Chart showing register completeness by ageNote: * Difference against 2014 estimate not statistically significant.

There is a strong correlation between the length of time an individual has lived at their address and the likelihood that they are registered to vote.  Lower levels of completeness among under 35s are firmly connected to mobility with younger age groups significantly more likely to have recently moved home than older age groups. Data from the 2013 – 2014 English Housing Survey shows that 55% of all recent movers are under the age of 34. However, as we have previously argued, mobility alone does not account for lower levels of registration among young people. Lower levels of engagement with politics and voting are also a relevant factor.


There has been a statistically significant uplift in completeness since our last assessment among those who own their property outright, with an increase from 94% to 95%. In contrast, those privately renting have the lowest levels of completeness and the chart shows that there has been a statistically significant decline in levels of registration among this group post-IER transition.

Tenure intersects with age and mobility: both have a significant impact on registration. The private rental sector has the youngest profile of the tenure types: according to the 2014-2015 English housing survey, 48% of private renters are aged between 16 and 34. In contrast 84% of those that own their property outright are over 55. Private renters also tend to live at their address for a shorter amount of time than other tenure groups:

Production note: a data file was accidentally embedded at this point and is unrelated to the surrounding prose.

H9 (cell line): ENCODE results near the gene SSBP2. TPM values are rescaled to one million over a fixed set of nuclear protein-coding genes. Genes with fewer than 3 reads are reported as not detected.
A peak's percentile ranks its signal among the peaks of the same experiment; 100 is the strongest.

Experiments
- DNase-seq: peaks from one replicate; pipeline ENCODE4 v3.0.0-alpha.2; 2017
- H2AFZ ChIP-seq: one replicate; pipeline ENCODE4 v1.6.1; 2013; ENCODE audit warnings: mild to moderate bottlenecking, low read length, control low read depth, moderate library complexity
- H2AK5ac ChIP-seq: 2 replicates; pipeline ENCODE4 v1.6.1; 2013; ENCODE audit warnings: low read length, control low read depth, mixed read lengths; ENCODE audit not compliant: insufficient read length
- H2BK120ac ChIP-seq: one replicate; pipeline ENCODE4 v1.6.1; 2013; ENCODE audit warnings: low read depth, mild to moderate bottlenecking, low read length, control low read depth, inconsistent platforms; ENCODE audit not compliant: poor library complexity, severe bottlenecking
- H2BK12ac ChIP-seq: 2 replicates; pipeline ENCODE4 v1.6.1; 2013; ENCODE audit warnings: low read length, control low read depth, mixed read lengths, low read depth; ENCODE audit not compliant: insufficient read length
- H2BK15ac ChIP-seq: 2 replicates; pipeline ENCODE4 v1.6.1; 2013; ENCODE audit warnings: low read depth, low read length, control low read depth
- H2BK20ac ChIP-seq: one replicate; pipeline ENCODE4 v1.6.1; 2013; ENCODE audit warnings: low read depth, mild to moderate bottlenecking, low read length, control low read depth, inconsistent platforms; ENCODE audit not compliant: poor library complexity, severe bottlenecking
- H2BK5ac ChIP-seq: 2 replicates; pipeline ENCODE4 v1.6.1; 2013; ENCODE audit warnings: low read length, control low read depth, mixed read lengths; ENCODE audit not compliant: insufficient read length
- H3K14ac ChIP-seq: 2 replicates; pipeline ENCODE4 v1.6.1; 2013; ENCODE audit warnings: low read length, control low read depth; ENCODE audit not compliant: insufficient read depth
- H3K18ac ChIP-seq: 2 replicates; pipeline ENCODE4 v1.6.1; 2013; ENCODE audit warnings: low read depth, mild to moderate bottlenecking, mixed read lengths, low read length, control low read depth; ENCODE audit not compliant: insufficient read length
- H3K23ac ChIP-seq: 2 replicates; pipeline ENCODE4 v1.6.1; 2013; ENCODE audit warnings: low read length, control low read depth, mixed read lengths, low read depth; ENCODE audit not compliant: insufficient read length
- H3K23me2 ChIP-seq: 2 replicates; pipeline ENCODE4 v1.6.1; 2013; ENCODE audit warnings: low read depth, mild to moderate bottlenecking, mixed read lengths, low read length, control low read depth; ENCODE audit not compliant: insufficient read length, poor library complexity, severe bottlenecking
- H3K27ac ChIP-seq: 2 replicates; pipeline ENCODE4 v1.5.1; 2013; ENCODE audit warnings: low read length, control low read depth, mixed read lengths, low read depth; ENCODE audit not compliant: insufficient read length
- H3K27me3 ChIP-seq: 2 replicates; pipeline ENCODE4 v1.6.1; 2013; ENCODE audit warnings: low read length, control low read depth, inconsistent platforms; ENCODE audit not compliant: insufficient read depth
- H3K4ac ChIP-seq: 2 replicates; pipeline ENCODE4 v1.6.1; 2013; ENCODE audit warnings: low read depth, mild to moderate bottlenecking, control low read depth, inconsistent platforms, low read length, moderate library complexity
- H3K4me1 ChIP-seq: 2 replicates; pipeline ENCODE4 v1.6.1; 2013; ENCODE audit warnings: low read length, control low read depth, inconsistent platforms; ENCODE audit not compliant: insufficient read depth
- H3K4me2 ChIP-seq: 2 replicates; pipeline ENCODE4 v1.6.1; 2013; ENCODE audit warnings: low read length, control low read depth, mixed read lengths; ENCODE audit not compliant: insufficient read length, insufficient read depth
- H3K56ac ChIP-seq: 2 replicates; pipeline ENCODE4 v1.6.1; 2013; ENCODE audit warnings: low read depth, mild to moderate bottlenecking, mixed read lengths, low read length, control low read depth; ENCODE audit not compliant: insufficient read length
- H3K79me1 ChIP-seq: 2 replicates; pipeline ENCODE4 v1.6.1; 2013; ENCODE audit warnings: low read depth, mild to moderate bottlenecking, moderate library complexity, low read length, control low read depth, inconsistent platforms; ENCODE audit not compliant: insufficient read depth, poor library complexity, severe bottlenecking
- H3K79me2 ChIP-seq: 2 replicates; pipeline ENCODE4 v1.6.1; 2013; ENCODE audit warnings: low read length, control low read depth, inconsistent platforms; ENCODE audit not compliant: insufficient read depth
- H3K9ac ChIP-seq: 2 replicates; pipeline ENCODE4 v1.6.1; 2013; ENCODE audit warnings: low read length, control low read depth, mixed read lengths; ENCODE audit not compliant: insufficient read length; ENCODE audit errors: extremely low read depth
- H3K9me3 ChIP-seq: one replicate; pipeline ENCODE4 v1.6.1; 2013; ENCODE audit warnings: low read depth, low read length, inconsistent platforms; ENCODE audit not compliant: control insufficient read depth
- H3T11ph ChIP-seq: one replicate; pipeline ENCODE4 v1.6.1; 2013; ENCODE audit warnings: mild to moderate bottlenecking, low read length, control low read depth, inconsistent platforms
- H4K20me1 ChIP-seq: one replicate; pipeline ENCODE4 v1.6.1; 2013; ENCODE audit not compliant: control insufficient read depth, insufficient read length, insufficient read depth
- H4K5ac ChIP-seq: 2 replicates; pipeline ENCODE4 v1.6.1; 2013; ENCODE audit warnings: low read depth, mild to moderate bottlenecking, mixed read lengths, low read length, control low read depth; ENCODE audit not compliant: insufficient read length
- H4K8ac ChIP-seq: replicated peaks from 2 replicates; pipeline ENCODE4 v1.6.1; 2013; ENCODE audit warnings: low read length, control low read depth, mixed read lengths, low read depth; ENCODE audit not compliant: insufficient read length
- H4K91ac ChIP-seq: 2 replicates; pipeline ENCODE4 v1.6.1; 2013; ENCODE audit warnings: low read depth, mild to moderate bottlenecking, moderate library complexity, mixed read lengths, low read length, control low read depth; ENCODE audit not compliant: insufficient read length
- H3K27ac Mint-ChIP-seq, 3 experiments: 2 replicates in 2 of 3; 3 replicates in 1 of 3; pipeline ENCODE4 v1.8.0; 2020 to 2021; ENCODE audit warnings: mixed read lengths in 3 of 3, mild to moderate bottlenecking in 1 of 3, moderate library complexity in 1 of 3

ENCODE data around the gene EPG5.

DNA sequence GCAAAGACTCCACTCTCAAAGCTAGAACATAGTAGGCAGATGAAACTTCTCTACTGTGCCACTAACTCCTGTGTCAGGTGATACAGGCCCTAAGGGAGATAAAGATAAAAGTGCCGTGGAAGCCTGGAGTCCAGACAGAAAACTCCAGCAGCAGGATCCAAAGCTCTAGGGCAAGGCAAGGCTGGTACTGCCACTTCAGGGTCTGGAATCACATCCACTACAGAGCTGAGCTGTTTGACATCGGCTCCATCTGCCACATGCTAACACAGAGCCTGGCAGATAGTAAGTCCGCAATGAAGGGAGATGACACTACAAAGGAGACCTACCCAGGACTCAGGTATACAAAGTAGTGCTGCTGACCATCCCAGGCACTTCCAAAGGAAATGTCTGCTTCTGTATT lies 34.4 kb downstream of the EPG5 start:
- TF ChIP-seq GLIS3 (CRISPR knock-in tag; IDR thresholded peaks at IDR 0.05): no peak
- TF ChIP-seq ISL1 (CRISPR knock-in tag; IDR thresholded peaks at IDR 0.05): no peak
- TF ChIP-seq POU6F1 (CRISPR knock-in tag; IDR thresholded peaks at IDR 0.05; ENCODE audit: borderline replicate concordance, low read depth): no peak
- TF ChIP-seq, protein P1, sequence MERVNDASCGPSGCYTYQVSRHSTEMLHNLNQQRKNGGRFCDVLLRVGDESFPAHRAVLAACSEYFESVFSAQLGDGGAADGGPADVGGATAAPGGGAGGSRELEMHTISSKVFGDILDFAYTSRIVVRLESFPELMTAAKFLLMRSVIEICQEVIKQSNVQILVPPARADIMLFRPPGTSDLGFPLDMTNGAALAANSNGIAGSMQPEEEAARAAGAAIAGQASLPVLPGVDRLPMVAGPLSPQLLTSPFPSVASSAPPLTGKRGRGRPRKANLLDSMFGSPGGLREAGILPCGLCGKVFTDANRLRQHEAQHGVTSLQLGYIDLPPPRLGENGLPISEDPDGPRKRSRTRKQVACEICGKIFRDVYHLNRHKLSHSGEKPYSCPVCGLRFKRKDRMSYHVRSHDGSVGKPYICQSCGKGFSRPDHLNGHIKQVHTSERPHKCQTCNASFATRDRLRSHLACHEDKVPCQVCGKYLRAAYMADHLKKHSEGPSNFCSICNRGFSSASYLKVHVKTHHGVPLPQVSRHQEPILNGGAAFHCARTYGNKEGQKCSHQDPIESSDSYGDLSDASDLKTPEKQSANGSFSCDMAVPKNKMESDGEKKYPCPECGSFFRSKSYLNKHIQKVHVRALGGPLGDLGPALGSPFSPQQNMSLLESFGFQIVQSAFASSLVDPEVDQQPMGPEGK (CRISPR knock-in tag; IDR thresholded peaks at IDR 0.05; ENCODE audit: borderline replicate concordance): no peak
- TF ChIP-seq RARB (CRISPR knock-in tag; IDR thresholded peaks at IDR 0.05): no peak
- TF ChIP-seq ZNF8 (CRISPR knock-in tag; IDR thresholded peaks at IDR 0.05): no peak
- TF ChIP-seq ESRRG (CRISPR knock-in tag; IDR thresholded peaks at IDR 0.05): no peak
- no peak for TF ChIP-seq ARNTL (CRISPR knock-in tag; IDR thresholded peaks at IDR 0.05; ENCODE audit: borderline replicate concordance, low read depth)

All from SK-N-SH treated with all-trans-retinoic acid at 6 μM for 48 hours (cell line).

Chart showing register completeness by tenure

The December 2015 registers in context

The December 2015 registers, published at the end of the autumn 2015 canvass and the end of the transition to IER contained 3% fewer entries than the registers used for the May 2015 UK Parliamentary general elections [at the end of the transition any register entry which had not either been successfully matched against DWP data or had personal identifiers provided and verified was removed].

They also predate the changes to the registers made in the run up to the May 2016 elections and the referendum on EU membership held in June 2016. The electorate increased in size by approximately 4-5% during this period. The fluctuation in total number of register entries is represented in diagram below:

Chart showing accuracy and completeness against the number of entries on the electoral register

The full report on the accuracy and completeness of the December 2015 electoral registers in Great Britain along with the report on the electoral register in Northern Ireland and our previous research can be found in our electoral registration research report library.